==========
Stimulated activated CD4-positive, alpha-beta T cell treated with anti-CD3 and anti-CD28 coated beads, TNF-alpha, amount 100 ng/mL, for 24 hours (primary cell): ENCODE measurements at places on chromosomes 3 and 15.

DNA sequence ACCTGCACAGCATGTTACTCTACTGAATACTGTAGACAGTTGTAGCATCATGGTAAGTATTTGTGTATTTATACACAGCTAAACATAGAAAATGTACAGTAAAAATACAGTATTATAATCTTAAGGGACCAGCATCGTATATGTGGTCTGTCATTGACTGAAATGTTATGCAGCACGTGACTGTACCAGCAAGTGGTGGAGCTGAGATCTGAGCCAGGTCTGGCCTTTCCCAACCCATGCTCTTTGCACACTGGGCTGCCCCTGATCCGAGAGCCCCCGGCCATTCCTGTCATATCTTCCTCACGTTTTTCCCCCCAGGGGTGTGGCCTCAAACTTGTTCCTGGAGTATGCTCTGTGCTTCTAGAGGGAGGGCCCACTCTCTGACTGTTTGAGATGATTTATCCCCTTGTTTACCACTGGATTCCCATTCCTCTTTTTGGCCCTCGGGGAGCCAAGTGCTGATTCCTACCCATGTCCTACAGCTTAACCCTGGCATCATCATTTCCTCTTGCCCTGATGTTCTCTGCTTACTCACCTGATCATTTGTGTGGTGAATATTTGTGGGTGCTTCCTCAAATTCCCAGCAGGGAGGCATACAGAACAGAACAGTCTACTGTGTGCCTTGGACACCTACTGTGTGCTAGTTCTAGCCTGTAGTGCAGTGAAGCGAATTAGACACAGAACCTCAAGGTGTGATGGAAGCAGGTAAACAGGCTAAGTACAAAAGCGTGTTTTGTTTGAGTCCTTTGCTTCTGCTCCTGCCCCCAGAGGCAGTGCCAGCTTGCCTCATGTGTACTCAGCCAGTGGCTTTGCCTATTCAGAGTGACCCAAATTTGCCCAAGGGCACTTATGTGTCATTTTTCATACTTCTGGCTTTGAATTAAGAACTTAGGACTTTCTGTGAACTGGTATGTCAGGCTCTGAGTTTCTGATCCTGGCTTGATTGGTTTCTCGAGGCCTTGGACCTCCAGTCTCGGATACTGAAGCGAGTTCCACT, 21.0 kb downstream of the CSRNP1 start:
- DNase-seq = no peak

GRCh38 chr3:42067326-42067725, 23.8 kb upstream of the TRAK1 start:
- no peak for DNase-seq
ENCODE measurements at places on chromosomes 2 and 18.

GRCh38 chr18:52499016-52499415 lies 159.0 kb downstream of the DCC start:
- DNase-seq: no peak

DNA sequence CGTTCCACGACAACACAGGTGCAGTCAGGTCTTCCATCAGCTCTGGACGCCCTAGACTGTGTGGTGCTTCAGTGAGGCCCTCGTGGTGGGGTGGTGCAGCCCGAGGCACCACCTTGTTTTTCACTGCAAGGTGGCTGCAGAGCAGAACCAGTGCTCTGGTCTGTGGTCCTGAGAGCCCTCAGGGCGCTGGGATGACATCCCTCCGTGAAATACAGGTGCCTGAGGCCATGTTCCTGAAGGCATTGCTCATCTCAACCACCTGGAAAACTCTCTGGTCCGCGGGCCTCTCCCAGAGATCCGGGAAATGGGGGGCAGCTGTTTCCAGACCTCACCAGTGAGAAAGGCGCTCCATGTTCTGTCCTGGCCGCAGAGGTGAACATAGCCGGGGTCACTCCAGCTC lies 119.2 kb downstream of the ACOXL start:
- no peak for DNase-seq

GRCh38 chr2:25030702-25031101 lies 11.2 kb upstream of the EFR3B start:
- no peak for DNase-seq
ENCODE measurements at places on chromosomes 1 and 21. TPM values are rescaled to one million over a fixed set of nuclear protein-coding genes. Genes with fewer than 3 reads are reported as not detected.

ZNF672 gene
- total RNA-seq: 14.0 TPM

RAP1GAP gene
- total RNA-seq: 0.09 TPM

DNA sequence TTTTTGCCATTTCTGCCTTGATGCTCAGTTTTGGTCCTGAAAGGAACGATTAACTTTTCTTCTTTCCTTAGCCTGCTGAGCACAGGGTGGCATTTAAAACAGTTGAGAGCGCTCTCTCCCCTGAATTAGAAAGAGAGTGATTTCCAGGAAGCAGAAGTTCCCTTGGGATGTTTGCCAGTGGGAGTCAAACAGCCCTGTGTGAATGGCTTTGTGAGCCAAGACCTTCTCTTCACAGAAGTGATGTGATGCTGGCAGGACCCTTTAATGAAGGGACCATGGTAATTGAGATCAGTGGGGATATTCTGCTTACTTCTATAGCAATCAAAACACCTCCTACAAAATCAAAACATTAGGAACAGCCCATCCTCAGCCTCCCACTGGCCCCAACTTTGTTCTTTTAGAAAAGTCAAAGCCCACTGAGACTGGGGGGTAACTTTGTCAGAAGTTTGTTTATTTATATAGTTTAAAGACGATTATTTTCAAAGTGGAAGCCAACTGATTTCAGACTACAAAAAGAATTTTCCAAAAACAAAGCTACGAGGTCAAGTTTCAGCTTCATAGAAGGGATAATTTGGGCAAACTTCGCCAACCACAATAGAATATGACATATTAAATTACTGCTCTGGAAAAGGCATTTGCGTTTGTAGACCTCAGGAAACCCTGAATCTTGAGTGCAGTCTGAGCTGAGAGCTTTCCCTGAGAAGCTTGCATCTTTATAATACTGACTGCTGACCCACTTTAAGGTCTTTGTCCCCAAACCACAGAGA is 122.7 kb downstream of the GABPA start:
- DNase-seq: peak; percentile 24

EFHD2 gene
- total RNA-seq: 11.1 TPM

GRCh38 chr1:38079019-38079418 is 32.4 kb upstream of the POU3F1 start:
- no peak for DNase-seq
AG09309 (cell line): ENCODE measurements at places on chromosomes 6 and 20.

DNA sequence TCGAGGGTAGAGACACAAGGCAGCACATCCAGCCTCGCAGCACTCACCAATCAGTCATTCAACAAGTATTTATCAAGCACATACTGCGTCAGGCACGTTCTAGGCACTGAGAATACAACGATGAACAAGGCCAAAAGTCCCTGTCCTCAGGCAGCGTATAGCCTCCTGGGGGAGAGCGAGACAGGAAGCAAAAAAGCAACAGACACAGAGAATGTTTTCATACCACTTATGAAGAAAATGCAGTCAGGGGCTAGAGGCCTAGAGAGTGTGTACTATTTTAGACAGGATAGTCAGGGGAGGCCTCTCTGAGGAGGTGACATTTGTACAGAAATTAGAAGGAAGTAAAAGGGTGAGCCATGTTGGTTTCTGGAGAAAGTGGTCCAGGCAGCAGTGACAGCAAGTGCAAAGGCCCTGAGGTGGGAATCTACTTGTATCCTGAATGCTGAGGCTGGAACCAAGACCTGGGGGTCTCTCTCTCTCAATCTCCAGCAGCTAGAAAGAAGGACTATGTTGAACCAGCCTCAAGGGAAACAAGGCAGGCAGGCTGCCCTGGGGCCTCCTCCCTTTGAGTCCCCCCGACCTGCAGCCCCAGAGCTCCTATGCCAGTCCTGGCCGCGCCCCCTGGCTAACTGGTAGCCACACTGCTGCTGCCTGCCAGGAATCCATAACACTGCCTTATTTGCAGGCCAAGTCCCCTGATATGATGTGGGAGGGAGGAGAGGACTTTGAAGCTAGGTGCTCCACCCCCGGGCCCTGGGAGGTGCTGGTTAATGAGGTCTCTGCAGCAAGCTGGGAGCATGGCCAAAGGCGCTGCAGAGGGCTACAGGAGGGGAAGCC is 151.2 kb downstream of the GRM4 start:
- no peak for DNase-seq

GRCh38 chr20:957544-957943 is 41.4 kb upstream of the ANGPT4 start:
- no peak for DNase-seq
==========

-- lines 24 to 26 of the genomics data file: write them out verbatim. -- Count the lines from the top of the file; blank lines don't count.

AG09309 (cell line): ENCODE measurements at places on chromosomes 6 and 20.

DNA sequence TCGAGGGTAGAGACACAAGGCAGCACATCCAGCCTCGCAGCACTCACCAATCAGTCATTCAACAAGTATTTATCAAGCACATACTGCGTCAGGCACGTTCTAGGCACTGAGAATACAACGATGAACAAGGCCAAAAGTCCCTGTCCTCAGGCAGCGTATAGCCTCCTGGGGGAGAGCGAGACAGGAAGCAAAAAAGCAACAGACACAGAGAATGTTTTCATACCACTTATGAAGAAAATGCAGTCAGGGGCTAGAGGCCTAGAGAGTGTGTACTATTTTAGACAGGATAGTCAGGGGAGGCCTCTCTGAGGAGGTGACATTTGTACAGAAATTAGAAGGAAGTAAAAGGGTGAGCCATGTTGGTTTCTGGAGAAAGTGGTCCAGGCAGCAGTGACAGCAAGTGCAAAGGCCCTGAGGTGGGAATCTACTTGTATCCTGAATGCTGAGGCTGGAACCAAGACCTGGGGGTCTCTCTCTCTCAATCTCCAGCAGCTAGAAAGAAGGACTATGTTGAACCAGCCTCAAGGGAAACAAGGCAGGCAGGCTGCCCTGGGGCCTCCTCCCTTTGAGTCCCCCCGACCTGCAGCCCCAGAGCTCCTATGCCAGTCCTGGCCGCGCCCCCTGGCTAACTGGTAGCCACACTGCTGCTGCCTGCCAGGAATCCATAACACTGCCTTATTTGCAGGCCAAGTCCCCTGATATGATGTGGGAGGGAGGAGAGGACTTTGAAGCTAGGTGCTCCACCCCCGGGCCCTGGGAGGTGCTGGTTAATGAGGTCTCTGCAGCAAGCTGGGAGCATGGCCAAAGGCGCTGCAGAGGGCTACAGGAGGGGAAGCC is 151.2 kb downstream of the GRM4 start:
- no peak for DNase-seq